The story of how this was determined to be an impact crater as opposed to just some random hills took many years to determine. The first clue that something unusual was going on was the "horseshoe" shape of the feature. The topographic diagram on the Web page shows this quite dramatically.
Later gravitational and magnetic anomalies reinforced the suspicion. The conclusive proof was found with the discovery of "shocked quartz" from core samples.
The City of Wetumpka has realized that they have a potential tourist attraction in their backyard, and have begun plans to construct an observation site on Bald Knob.
I hope this helps,
My name is Ray Kunert and I live in Wetumpka. I have been talking with Dr. Jenkins about perhaps joining the astronomy club. I would like to attend the meeting on the 6th. I would also like to attend the star party on the 31st. I borrowed a telescope for the event. I would like to follow you to the star party and to the meeting if it is all right with you. Are you planning to observe the "Lunar Eclipse" ? Thanks for your help,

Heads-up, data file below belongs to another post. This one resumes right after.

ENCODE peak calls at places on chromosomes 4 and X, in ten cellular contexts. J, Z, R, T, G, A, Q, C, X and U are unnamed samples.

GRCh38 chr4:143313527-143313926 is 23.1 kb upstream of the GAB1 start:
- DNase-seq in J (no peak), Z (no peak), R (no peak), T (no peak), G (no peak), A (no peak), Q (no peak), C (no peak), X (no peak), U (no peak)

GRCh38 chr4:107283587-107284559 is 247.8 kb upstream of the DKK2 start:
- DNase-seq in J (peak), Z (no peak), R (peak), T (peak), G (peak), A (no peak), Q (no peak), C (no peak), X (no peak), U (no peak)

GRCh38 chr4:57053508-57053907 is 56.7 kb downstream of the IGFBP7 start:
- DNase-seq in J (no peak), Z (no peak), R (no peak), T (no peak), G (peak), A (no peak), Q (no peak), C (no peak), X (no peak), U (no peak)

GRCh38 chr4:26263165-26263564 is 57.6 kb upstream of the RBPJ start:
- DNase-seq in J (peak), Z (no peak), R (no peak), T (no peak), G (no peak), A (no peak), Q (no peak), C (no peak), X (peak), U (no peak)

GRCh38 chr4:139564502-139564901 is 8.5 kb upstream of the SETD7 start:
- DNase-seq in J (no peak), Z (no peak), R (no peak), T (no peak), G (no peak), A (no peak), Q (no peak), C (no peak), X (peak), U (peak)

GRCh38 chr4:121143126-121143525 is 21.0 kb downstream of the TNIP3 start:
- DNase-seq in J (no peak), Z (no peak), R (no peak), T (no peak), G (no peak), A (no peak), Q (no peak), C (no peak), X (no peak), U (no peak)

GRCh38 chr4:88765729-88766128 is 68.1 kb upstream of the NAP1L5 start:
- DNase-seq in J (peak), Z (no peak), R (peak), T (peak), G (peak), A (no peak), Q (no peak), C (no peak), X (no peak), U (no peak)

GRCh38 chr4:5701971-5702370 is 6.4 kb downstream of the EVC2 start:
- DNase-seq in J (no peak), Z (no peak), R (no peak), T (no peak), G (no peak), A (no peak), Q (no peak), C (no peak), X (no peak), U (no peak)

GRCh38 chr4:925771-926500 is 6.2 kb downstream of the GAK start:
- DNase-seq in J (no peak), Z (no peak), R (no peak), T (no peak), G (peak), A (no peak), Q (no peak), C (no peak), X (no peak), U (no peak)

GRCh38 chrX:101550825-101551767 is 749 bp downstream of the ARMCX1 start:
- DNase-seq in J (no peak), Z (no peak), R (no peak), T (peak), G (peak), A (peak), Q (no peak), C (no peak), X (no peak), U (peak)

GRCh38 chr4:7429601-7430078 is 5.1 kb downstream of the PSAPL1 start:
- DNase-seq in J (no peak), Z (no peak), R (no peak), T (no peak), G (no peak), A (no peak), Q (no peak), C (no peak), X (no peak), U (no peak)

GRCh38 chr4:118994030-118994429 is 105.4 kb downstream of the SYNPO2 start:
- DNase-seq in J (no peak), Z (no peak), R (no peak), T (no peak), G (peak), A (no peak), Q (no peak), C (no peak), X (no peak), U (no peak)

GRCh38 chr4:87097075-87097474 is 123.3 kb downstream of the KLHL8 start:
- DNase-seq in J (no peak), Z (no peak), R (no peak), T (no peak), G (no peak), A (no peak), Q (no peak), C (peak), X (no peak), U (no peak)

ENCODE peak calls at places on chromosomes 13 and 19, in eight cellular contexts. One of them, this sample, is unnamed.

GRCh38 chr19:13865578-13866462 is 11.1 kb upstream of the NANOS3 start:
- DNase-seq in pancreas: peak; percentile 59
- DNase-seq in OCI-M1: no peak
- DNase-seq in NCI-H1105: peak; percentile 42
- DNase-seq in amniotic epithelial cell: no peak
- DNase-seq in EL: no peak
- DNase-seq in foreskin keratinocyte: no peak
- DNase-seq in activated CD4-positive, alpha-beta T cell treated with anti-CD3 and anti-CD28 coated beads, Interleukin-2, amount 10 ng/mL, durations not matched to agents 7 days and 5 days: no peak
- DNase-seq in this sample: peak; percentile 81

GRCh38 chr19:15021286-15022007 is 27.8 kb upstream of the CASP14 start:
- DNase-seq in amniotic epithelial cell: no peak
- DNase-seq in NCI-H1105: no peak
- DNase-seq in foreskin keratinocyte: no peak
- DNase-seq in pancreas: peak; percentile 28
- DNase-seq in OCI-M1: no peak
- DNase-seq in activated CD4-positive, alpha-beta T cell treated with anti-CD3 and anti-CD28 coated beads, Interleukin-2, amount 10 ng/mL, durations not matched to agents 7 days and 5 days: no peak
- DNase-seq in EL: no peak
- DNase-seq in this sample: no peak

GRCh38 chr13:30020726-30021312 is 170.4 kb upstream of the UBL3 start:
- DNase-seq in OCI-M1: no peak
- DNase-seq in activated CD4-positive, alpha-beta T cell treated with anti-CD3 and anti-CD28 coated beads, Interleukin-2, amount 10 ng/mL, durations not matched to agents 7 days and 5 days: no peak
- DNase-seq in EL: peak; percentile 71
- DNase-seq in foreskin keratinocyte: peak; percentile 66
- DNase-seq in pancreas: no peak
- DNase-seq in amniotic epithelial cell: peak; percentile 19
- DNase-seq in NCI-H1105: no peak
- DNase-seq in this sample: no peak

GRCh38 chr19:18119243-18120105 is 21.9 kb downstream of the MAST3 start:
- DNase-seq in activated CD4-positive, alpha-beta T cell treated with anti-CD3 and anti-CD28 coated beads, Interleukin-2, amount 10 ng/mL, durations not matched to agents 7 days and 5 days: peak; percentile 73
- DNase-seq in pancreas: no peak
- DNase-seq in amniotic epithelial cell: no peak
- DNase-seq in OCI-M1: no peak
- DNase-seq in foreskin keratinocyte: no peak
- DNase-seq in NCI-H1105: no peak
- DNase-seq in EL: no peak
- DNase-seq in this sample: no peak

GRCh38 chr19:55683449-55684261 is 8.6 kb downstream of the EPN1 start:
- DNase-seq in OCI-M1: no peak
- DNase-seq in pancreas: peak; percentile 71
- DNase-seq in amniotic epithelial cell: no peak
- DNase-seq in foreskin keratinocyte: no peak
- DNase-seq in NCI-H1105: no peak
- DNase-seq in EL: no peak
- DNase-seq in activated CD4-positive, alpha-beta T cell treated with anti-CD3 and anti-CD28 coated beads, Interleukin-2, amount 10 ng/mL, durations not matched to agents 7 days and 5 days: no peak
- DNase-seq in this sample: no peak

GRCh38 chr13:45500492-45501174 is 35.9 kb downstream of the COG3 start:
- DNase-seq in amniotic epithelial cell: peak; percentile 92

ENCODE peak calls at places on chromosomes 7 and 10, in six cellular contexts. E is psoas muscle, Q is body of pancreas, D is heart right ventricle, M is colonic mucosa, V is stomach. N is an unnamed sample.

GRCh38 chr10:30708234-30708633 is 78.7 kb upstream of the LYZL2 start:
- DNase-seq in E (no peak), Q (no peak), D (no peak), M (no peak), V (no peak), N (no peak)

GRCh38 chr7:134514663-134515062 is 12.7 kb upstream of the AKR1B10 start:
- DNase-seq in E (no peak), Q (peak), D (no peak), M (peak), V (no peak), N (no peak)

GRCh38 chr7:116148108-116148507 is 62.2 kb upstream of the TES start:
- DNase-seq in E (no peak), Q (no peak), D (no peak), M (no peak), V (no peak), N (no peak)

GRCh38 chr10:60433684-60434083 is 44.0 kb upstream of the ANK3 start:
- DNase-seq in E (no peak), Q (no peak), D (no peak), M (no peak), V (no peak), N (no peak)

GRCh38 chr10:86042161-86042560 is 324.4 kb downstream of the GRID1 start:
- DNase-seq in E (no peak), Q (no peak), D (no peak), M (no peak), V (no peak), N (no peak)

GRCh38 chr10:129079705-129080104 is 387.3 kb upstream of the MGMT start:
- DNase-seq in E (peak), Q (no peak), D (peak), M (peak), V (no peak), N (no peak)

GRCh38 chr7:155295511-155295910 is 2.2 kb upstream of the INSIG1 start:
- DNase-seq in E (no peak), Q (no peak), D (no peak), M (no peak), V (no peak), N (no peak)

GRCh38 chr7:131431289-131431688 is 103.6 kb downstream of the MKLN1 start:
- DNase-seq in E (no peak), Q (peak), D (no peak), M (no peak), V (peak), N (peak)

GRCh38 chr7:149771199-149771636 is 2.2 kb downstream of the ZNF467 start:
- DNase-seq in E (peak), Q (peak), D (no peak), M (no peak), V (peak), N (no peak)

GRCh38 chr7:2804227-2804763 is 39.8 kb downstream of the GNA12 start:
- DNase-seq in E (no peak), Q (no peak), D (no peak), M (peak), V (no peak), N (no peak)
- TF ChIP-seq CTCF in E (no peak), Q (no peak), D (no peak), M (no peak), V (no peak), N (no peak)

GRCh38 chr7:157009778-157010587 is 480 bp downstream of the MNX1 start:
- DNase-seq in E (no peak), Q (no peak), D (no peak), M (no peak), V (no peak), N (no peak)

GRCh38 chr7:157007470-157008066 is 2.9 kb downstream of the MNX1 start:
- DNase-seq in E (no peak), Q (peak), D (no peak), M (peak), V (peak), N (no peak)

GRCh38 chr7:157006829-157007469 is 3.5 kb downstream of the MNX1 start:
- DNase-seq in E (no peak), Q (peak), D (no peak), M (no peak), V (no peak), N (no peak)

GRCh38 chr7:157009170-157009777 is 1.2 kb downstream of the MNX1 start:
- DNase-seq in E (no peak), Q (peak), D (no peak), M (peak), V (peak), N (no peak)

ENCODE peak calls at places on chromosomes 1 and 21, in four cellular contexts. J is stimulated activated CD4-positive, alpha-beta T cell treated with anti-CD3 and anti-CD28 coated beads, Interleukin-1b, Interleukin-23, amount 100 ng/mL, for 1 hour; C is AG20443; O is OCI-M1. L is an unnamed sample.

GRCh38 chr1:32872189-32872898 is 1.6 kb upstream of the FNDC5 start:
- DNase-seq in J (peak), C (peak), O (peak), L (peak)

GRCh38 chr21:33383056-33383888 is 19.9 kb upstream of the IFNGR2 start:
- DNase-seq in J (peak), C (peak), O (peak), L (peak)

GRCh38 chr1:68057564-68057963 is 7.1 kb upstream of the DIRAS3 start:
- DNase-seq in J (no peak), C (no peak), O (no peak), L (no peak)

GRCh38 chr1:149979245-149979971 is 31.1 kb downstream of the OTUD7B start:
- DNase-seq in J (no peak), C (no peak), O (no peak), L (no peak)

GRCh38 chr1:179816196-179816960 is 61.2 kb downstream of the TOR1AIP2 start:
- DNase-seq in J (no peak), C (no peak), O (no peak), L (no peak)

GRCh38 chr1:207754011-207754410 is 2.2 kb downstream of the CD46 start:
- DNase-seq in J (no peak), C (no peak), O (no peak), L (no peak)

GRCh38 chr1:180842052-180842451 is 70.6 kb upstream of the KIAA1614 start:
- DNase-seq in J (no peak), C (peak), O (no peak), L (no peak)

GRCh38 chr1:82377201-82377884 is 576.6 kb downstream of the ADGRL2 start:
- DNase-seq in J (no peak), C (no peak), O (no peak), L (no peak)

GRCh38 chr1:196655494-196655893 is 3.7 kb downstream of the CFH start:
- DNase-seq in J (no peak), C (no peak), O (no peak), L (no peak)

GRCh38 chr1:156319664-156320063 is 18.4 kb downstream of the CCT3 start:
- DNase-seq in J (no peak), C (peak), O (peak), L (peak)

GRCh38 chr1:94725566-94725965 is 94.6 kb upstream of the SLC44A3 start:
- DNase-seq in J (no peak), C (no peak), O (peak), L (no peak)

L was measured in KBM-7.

And for the June meeting on June 6, you're welcome to ride over there with me and whoever else shows up. We leave my house (518 Seminole Dr., Montgomery) at 7:00. Call me at 271-3684 if you get lost.
I'm checking on the eclipse between clouds. So far, the umbra seems quite dark.
Thanks for looking us up,
Joel Donald firstname.lastname@example.org
I noticed your Web site on the Internet. I currently live in Montgomery. I am interested in astronomy and would like more information about your club. I do not own a telescope at this time but look to get one in the near future. Any information about your club and next meeting time would be greatly appreciated.
AAS treasurer, John Zachry, forwarded your message to me. I believe he pointed you to the Web page, which should answer most of your questions about our group. Our archived e-newsletters, Astrofiles, are there so you can read about what we've done in the past.
I've added your name to our e-mail list so that you can keep up with what we're doing. If you have specific questions not addressed on the Web page, feel free to ask.